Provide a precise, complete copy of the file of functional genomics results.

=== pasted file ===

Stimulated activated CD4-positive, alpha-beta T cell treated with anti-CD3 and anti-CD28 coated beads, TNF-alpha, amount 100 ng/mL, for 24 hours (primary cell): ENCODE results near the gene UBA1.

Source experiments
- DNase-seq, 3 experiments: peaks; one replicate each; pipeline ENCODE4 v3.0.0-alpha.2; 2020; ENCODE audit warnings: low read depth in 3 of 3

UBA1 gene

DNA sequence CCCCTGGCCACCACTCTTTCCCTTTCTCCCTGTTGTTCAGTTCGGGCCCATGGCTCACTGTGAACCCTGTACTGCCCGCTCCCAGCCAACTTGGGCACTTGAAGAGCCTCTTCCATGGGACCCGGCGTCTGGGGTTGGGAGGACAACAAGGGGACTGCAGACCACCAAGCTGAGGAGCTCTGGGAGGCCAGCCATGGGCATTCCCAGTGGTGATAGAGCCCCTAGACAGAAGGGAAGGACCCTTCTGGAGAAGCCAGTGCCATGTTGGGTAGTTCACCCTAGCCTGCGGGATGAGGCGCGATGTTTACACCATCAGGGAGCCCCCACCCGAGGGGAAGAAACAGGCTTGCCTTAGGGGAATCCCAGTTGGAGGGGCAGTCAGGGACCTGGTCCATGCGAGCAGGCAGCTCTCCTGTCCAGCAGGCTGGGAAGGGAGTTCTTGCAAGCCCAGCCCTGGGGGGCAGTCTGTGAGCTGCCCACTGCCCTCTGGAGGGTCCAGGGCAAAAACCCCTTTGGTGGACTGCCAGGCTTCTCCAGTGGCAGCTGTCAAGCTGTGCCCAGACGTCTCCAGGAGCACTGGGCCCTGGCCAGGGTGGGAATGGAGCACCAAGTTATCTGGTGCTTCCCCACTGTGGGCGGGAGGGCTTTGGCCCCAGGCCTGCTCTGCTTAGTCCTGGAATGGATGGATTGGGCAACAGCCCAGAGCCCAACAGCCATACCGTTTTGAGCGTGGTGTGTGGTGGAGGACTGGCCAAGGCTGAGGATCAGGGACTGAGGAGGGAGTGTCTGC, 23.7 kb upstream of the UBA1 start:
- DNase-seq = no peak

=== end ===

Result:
Stimulated activated CD4-positive, alpha-beta T cell treated with anti-CD3 and anti-CD28 coated beads, TNF-alpha, amount 100 ng/mL, for 24 hours (primary cell): ENCODE results near the gene UBA1.

Source experiments
- DNase-seq, 3 experiments: peaks; one replicate each; pipeline ENCODE4 v3.0.0-alpha.2; 2020; ENCODE audit warnings: low read depth in 3 of 3

UBA1 gene

DNA sequence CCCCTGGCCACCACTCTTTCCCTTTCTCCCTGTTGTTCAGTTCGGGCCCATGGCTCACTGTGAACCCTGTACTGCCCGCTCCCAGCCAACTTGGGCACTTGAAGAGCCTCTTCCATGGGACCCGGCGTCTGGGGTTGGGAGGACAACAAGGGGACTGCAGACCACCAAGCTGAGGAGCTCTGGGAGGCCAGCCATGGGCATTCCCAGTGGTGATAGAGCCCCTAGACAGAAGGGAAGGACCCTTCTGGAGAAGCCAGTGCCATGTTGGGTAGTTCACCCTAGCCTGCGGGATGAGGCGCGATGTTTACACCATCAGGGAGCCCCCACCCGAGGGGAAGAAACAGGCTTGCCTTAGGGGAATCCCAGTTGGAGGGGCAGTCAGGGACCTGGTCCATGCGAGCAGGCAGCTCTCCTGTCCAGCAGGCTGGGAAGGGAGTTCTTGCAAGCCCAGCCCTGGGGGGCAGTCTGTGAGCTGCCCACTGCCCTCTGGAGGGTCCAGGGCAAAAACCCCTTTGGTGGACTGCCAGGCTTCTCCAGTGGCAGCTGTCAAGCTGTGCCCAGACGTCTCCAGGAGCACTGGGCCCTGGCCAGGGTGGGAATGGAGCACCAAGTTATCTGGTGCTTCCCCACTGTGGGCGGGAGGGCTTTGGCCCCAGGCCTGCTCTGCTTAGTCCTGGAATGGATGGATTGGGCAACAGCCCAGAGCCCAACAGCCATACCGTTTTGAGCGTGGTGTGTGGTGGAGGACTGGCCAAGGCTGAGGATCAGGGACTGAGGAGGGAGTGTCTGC, 23.7 kb upstream of the UBA1 start:
- DNase-seq = no peak